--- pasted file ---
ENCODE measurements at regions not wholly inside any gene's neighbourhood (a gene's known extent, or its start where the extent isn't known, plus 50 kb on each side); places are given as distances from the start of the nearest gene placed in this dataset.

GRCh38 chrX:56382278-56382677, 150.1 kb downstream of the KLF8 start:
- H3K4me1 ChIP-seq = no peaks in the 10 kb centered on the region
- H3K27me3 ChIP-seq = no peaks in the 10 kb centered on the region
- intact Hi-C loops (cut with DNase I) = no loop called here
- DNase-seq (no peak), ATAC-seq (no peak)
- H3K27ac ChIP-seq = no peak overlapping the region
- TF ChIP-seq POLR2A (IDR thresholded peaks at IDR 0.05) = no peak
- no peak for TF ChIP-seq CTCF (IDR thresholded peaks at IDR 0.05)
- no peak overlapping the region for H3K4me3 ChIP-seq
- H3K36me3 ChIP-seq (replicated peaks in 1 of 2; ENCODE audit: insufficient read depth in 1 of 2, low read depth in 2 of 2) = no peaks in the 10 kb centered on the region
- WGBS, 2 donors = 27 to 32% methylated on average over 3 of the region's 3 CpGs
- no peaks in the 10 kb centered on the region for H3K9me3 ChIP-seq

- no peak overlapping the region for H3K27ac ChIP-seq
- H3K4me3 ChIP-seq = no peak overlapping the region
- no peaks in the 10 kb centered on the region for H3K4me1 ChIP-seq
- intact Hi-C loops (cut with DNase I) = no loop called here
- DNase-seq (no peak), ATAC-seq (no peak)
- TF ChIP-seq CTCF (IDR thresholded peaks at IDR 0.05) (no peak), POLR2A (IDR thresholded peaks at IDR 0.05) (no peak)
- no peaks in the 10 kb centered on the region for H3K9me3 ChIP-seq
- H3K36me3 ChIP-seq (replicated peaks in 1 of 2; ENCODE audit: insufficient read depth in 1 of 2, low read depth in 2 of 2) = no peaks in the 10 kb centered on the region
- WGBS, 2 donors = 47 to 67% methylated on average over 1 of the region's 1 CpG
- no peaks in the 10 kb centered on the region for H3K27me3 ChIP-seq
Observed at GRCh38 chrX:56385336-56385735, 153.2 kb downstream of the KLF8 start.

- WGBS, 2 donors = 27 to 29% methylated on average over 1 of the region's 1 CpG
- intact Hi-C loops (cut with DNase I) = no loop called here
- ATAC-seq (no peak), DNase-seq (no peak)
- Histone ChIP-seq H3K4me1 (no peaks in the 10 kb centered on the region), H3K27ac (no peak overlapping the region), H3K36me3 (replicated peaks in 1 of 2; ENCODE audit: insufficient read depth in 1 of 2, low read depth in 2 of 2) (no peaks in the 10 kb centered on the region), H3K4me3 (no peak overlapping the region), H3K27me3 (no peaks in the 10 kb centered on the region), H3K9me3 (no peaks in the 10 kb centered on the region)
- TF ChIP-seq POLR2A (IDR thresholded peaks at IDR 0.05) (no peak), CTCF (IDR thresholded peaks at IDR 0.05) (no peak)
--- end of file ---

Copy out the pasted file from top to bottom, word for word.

ENCODE measurements at regions not wholly inside any gene's neighbourhood (a gene's known extent, or its start where the extent isn't known, plus 50 kb on each side); places are given as distances from the start of the nearest gene placed in this dataset.

GRCh38 chrX:56382278-56382677, 150.1 kb downstream of the KLF8 start:
- H3K4me1 ChIP-seq = no peaks in the 10 kb centered on the region
- H3K27me3 ChIP-seq = no peaks in the 10 kb centered on the region
- intact Hi-C loops (cut with DNase I) = no loop called here
- DNase-seq (no peak), ATAC-seq (no peak)
- H3K27ac ChIP-seq = no peak overlapping the region
- TF ChIP-seq POLR2A (IDR thresholded peaks at IDR 0.05) = no peak
- no peak for TF ChIP-seq CTCF (IDR thresholded peaks at IDR 0.05)
- no peak overlapping the region for H3K4me3 ChIP-seq
- H3K36me3 ChIP-seq (replicated peaks in 1 of 2; ENCODE audit: insufficient read depth in 1 of 2, low read depth in 2 of 2) = no peaks in the 10 kb centered on the region
- WGBS, 2 donors = 27 to 32% methylated on average over 3 of the region's 3 CpGs
- no peaks in the 10 kb centered on the region for H3K9me3 ChIP-seq

- no peak overlapping the region for H3K27ac ChIP-seq
- H3K4me3 ChIP-seq = no peak overlapping the region
- no peaks in the 10 kb centered on the region for H3K4me1 ChIP-seq
- intact Hi-C loops (cut with DNase I) = no loop called here
- DNase-seq (no peak), ATAC-seq (no peak)
- TF ChIP-seq CTCF (IDR thresholded peaks at IDR 0.05) (no peak), POLR2A (IDR thresholded peaks at IDR 0.05) (no peak)
- no peaks in the 10 kb centered on the region for H3K9me3 ChIP-seq
- H3K36me3 ChIP-seq (replicated peaks in 1 of 2; ENCODE audit: insufficient read depth in 1 of 2, low read depth in 2 of 2) = no peaks in the 10 kb centered on the region
- WGBS, 2 donors = 47 to 67% methylated on average over 1 of the region's 1 CpG
- no peaks in the 10 kb centered on the region for H3K27me3 ChIP-seq
Observed at GRCh38 chrX:56385336-56385735, 153.2 kb downstream of the KLF8 start.

- WGBS, 2 donors = 27 to 29% methylated on average over 1 of the region's 1 CpG
- intact Hi-C loops (cut with DNase I) = no loop called here
- ATAC-seq (no peak), DNase-seq (no peak)
- Histone ChIP-seq H3K4me1 (no peaks in the 10 kb centered on the region), H3K27ac (no peak overlapping the region), H3K36me3 (replicated peaks in 1 of 2; ENCODE audit: insufficient read depth in 1 of 2, low read depth in 2 of 2) (no peaks in the 10 kb centered on the region), H3K4me3 (no peak overlapping the region), H3K27me3 (no peaks in the 10 kb centered on the region), H3K9me3 (no peaks in the 10 kb centered on the region)
- TF ChIP-seq POLR2A (IDR thresholded peaks at IDR 0.05) (no peak), CTCF (IDR thresholded peaks at IDR 0.05) (no peak)